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The power of the 13 Reasons Why soundtrack

If you have Netflix, and even if you don’t, there’s no doubt you’ll have heard of the new binge sensation that is 13 Reasons Why.

Adapted from Jay Asher’s 2007 novel, the thirteen part series shows just how fast life can head downhill when your mental health is suffering and the odds appear to constantly be stacked against you.

Although the cast of 13 Reasons Why have shown their outstanding ability to act and portray such a sensitive subject with ease, the soundtrack deserves credit where it’s due. Now, you may have watched the show’s first episode and upon hearing the familiar opening strums of Joy Division’s ‘Love Will Tear Us Apart’ thought to yourself ‘Oh wow, how original.’ But, come on. Who hasn’t listened to the beautifully morbid slurs of Ian Curtis and found themselves centre stage in their very own teenage drama. The song was written in 1979 and was swiftly followed by the suicide of Curtis in 1980; it’s an aching ballad for those who have loved and suffered and surely that’s one of the biggest roots that 13 Reasons Why stems from. The anthem is aptly foreshadowing one of the most crucial factors which lead towards Hannah’s suicide. Indeed, it was love that tore her apart – in particular, the lack of it.

Fast forward to mid-way through the series and we’re presented with the night Hannah attends the school dance after her parents surprise her with a new, swanky family car. As with the majority of US high school dances depicted on TV, everyone is having the best of times. Everyone except Hannah and Clay it seems; cue awkward shall-we-dance glances across the hall. They finally meet and one of the sweetest songs I’ve heard in a long time sounds out across the crowd of young party goers. Taken from their 2015 album Strange Trails, ‘The Night We Met’ by Lord Huron is the chosen slow-dance anthem and, I’m often opposed to admitting something like this, but it was perfect. If you’re unfamiliar with the song, I’d go and listen to it right now. It’s beautiful and intimate and, similar to Joy Division, appears to stir the love-lamenting teen inside of you.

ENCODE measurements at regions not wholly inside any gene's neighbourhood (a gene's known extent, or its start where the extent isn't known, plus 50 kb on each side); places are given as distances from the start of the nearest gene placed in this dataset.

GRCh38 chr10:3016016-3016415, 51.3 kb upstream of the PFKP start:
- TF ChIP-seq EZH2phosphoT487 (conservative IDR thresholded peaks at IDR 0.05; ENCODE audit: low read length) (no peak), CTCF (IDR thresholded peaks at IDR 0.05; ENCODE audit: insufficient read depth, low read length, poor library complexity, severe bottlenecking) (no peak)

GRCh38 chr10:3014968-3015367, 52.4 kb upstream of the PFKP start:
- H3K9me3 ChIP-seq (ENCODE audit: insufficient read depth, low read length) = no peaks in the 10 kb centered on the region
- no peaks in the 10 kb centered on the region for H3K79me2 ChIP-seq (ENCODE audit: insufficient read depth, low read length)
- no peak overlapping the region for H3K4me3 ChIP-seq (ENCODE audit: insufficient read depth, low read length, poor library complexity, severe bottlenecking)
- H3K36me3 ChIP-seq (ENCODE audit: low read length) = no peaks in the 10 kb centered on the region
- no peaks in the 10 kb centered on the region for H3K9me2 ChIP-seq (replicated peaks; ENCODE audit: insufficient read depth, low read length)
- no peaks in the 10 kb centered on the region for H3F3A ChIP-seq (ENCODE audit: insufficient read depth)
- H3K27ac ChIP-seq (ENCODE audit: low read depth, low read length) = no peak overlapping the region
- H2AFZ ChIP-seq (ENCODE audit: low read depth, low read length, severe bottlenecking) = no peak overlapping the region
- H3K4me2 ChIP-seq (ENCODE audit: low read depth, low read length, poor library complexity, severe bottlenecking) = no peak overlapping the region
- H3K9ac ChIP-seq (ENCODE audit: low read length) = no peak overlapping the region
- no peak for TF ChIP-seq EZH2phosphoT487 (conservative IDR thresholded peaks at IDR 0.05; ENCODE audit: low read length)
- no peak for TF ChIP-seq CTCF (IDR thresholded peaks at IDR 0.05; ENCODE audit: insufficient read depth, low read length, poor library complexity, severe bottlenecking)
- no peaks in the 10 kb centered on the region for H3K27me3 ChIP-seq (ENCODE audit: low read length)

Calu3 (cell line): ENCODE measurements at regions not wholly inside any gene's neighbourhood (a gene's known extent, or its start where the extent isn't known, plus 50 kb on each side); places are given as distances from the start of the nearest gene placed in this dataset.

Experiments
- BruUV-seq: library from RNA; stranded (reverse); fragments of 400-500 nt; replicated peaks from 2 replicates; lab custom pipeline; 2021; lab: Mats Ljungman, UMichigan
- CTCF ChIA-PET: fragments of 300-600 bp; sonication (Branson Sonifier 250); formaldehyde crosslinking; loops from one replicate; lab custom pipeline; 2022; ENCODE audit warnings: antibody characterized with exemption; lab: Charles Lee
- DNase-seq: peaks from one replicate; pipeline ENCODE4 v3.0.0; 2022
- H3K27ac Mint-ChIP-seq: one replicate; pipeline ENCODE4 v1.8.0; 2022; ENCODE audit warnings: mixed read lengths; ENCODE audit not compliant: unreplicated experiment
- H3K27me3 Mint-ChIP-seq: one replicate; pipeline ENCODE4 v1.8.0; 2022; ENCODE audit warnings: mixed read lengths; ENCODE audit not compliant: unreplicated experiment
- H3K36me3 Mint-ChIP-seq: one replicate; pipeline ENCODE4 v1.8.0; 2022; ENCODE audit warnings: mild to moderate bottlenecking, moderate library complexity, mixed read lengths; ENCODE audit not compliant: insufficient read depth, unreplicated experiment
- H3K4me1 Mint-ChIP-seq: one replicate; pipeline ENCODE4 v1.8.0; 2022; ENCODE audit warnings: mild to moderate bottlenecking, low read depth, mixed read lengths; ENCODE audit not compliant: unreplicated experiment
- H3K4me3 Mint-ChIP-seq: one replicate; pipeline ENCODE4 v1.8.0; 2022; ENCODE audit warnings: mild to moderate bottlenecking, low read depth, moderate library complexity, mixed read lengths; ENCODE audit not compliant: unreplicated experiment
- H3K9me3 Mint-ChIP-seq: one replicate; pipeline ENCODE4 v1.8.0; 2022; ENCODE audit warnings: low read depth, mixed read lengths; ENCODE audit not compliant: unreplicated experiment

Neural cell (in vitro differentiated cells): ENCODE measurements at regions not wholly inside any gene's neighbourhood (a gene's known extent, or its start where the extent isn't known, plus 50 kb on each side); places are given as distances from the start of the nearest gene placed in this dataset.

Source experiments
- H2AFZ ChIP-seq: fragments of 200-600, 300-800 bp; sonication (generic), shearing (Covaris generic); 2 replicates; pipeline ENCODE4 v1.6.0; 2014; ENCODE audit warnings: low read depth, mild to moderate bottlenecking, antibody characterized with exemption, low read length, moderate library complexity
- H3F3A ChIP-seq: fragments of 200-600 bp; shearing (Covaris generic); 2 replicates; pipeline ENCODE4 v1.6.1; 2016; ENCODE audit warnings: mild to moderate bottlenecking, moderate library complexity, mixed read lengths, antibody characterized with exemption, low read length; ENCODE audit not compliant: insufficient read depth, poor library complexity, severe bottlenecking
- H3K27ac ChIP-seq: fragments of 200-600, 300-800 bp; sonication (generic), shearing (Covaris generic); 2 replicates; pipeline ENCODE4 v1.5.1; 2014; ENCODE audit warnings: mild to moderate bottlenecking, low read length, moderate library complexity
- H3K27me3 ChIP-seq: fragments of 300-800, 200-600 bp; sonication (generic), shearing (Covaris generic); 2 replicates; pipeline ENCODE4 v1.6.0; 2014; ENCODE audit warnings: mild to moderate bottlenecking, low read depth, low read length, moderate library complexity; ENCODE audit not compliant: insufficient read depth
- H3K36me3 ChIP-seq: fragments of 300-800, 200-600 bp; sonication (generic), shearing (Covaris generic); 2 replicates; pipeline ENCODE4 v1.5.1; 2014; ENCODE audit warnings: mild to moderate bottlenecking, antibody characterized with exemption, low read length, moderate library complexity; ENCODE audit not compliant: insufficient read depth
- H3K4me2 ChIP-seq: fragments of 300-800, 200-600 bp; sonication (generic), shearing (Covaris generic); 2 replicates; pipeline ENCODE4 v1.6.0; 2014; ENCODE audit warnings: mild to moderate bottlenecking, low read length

The soundtrack for 13 Reasons Why could have easily been crammed with cringey, cliche tracks which wouldn’t have done the on-screen drama any justice. With such  sensitive topics such as rape, self harm and depression, you can’t really afford to add anything gimmicky. Even when Hannah has made her decision to end her life, the music brings out so much more. In these scenes, Roman Remains’ cover of Echo & The Bunnymen’s ‘The Killing Moon’ can be heard and it’s honestly haunting. For those who have seen the cult classic Donnie Darko, you’ll know just how amazingly fitting the original track was then. This instance is no different; the song’s true sinister undertones are disturbing and captivating. The cover is brilliant and its part in such a pivotal point in the series is ideal.

Throughout the rest of the series, we’re blessed with tracks from an array of outstanding artists. ‘Cool Blue’ by the softly sublime band The Japanese House is featured and touches on the nerve already made raw by Hannah’s trauma. The synth harmonies are just gentle enough to give a more upbeat interlude amongst the drama, whilst maintaining a melancholic vibe.

You’ll find when watching the series that remembering the music that was played during a particular scene is hard with everything else going on. I had to re-watch scenes to pick up on the track purely because I was too engrossed in what was unfolding, which is something I’d highly recommend when you’re done.

The music is never overbearing or badly placed. With such tense topics at hand, there was always the risk of normalising or downplaying their severity. This being said, I’m a firm believe that the show’s soundtrack adds the familiarity and relatability needed for viewers to immerse themselves in each character’s journey.

Words by Claudia Knight

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